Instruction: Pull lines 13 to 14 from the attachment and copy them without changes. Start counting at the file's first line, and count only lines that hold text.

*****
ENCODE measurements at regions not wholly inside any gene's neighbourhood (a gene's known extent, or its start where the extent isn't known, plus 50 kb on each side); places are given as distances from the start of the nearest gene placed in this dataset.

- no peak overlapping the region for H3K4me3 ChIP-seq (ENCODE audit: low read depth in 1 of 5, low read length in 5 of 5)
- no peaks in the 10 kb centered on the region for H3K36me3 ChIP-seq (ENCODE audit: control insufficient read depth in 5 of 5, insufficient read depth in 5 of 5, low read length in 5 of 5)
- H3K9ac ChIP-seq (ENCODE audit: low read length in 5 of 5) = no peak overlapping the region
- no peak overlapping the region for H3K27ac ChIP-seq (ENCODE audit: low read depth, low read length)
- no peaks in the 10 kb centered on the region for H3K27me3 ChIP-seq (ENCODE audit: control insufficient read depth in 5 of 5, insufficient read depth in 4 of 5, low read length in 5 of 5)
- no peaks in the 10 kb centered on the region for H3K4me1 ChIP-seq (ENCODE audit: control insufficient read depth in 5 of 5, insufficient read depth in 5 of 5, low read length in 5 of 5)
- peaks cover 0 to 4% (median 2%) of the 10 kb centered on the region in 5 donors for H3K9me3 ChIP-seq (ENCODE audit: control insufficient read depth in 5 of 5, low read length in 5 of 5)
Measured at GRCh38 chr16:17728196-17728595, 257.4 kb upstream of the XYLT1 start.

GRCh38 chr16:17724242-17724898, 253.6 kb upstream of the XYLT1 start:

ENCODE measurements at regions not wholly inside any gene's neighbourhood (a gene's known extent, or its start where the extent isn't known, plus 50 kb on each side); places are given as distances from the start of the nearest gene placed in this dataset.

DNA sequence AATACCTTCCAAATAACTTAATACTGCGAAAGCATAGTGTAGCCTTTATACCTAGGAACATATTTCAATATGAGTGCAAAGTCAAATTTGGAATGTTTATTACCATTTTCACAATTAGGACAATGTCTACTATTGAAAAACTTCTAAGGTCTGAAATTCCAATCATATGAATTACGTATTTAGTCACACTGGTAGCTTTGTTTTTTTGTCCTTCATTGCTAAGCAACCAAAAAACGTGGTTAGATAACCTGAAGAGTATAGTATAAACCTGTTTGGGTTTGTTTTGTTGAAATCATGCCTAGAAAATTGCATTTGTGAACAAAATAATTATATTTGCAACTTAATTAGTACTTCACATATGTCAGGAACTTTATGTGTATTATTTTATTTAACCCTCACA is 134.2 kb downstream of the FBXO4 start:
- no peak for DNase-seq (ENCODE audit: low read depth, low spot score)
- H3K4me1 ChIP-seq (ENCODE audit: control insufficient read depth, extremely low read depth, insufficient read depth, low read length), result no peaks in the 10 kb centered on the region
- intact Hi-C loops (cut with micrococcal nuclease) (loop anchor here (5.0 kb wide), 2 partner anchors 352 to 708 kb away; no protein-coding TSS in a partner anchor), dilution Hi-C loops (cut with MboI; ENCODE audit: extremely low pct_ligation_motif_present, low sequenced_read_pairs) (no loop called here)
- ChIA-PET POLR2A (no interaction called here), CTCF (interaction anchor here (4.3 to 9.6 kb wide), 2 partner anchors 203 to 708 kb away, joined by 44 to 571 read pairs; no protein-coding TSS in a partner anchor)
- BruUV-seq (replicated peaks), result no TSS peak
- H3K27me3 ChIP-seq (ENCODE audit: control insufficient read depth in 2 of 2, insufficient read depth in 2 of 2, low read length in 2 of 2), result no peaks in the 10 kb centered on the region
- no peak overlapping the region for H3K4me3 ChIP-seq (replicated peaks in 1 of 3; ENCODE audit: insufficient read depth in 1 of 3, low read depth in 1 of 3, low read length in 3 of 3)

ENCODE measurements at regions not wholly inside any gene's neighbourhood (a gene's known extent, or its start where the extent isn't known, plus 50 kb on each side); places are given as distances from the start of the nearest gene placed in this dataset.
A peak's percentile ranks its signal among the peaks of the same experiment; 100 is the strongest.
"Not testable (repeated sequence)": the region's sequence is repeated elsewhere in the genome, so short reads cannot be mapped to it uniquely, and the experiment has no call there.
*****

- no peak for DNase-seq (ENCODE audit: low read depth, low spot score)
- H3K4me1 ChIP-seq (ENCODE audit: control insufficient read depth, extremely low read depth, insufficient read depth, low read length), result no peaks in the 10 kb centered on the region